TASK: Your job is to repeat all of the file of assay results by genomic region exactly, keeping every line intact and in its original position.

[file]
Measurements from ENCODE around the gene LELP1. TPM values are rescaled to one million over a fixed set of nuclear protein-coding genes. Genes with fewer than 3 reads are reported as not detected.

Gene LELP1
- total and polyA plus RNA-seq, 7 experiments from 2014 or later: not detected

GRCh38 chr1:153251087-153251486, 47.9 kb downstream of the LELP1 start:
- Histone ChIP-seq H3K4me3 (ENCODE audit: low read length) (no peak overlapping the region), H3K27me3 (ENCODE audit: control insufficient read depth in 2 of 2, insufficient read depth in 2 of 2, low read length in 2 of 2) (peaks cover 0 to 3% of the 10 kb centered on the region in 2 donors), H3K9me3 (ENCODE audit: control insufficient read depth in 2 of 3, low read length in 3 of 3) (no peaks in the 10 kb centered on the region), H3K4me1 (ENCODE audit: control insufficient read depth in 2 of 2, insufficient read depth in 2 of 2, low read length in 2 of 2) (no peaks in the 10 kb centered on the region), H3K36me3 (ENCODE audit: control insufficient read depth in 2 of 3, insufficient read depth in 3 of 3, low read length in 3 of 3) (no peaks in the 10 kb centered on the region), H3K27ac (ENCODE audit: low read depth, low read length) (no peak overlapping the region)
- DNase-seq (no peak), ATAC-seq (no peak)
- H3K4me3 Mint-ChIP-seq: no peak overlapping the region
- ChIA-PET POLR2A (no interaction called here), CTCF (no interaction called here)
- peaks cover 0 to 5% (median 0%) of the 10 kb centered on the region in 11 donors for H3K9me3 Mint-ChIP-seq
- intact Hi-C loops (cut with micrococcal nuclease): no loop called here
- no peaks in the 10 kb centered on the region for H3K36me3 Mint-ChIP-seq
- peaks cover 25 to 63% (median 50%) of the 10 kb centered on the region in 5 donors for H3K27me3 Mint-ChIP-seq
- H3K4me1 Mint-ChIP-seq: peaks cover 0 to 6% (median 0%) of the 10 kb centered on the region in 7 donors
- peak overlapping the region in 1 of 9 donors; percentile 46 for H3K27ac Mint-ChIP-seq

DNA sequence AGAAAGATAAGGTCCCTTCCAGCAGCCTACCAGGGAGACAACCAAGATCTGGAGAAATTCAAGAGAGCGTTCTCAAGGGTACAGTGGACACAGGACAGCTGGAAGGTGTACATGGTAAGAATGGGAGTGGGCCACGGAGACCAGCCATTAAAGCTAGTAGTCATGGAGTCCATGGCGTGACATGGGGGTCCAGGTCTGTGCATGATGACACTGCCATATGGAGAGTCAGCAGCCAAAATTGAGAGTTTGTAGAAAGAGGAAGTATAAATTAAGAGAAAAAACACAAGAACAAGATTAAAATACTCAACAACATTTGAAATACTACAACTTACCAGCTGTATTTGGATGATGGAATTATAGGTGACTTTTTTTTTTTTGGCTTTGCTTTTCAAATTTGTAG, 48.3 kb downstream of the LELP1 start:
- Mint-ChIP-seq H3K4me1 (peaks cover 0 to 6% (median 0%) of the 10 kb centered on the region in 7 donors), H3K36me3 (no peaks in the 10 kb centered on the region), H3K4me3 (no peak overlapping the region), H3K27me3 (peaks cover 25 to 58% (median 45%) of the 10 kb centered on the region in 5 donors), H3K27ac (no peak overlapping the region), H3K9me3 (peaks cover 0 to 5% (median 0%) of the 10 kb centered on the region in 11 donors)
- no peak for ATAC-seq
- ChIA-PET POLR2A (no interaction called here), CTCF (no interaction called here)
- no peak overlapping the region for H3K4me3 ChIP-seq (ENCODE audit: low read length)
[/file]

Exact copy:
Measurements from ENCODE around the gene LELP1. TPM values are rescaled to one million over a fixed set of nuclear protein-coding genes. Genes with fewer than 3 reads are reported as not detected.

Gene LELP1
- total and polyA plus RNA-seq, 7 experiments from 2014 or later: not detected

GRCh38 chr1:153251087-153251486, 47.9 kb downstream of the LELP1 start:
- Histone ChIP-seq H3K4me3 (ENCODE audit: low read length) (no peak overlapping the region), H3K27me3 (ENCODE audit: control insufficient read depth in 2 of 2, insufficient read depth in 2 of 2, low read length in 2 of 2) (peaks cover 0 to 3% of the 10 kb centered on the region in 2 donors), H3K9me3 (ENCODE audit: control insufficient read depth in 2 of 3, low read length in 3 of 3) (no peaks in the 10 kb centered on the region), H3K4me1 (ENCODE audit: control insufficient read depth in 2 of 2, insufficient read depth in 2 of 2, low read length in 2 of 2) (no peaks in the 10 kb centered on the region), H3K36me3 (ENCODE audit: control insufficient read depth in 2 of 3, insufficient read depth in 3 of 3, low read length in 3 of 3) (no peaks in the 10 kb centered on the region), H3K27ac (ENCODE audit: low read depth, low read length) (no peak overlapping the region)
- DNase-seq (no peak), ATAC-seq (no peak)
- H3K4me3 Mint-ChIP-seq: no peak overlapping the region
- ChIA-PET POLR2A (no interaction called here), CTCF (no interaction called here)
- peaks cover 0 to 5% (median 0%) of the 10 kb centered on the region in 11 donors for H3K9me3 Mint-ChIP-seq
- intact Hi-C loops (cut with micrococcal nuclease): no loop called here
- no peaks in the 10 kb centered on the region for H3K36me3 Mint-ChIP-seq
- peaks cover 25 to 63% (median 50%) of the 10 kb centered on the region in 5 donors for H3K27me3 Mint-ChIP-seq
- H3K4me1 Mint-ChIP-seq: peaks cover 0 to 6% (median 0%) of the 10 kb centered on the region in 7 donors
- peak overlapping the region in 1 of 9 donors; percentile 46 for H3K27ac Mint-ChIP-seq

DNA sequence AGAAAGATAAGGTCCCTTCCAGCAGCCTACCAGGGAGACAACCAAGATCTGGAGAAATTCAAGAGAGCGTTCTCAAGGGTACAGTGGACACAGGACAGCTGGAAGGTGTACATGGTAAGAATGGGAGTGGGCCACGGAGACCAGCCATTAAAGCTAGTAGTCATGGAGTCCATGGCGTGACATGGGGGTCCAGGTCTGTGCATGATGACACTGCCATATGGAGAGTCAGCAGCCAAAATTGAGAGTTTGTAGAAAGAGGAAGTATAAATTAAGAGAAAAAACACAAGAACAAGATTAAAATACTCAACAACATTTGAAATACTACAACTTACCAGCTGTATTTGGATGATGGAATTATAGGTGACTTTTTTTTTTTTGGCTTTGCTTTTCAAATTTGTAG, 48.3 kb downstream of the LELP1 start:
- Mint-ChIP-seq H3K4me1 (peaks cover 0 to 6% (median 0%) of the 10 kb centered on the region in 7 donors), H3K36me3 (no peaks in the 10 kb centered on the region), H3K4me3 (no peak overlapping the region), H3K27me3 (peaks cover 25 to 58% (median 45%) of the 10 kb centered on the region in 5 donors), H3K27ac (no peak overlapping the region), H3K9me3 (peaks cover 0 to 5% (median 0%) of the 10 kb centered on the region in 11 donors)
- no peak for ATAC-seq
- ChIA-PET POLR2A (no interaction called here), CTCF (no interaction called here)
- no peak overlapping the region for H3K4me3 ChIP-seq (ENCODE audit: low read length)